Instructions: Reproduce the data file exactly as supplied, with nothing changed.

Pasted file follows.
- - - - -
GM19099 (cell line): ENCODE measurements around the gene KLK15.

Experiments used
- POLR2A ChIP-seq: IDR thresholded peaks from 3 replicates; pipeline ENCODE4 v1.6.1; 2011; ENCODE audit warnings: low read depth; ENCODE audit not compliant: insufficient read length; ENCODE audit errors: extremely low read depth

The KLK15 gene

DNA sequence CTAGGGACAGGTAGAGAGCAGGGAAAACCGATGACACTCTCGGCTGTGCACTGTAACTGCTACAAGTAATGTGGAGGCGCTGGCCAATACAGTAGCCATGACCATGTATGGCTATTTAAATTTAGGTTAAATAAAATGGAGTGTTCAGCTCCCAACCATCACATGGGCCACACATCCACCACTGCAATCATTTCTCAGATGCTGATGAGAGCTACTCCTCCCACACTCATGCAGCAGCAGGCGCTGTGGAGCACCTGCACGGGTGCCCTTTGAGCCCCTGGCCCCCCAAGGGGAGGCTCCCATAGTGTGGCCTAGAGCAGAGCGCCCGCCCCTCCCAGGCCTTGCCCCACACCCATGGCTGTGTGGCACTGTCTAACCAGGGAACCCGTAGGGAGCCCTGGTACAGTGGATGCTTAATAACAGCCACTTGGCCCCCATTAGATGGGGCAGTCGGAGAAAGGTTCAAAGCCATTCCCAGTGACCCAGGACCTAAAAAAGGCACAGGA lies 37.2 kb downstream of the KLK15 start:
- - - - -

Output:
GM19099 (cell line): ENCODE measurements around the gene KLK15.

Experiments used
- POLR2A ChIP-seq: IDR thresholded peaks from 3 replicates; pipeline ENCODE4 v1.6.1; 2011; ENCODE audit warnings: low read depth; ENCODE audit not compliant: insufficient read length; ENCODE audit errors: extremely low read depth

The KLK15 gene

DNA sequence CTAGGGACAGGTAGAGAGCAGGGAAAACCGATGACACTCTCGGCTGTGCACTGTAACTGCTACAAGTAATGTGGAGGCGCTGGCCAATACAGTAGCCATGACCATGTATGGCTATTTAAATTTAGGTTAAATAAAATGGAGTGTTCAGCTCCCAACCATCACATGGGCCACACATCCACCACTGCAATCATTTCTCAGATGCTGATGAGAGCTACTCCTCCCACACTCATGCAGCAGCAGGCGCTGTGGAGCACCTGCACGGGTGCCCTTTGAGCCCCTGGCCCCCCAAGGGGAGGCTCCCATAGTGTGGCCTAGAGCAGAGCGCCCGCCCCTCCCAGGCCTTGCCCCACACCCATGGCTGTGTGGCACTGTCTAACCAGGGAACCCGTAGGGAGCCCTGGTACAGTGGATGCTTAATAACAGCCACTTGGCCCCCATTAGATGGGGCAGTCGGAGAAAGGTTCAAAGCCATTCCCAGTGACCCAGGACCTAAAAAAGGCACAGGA lies 37.2 kb downstream of the KLK15 start: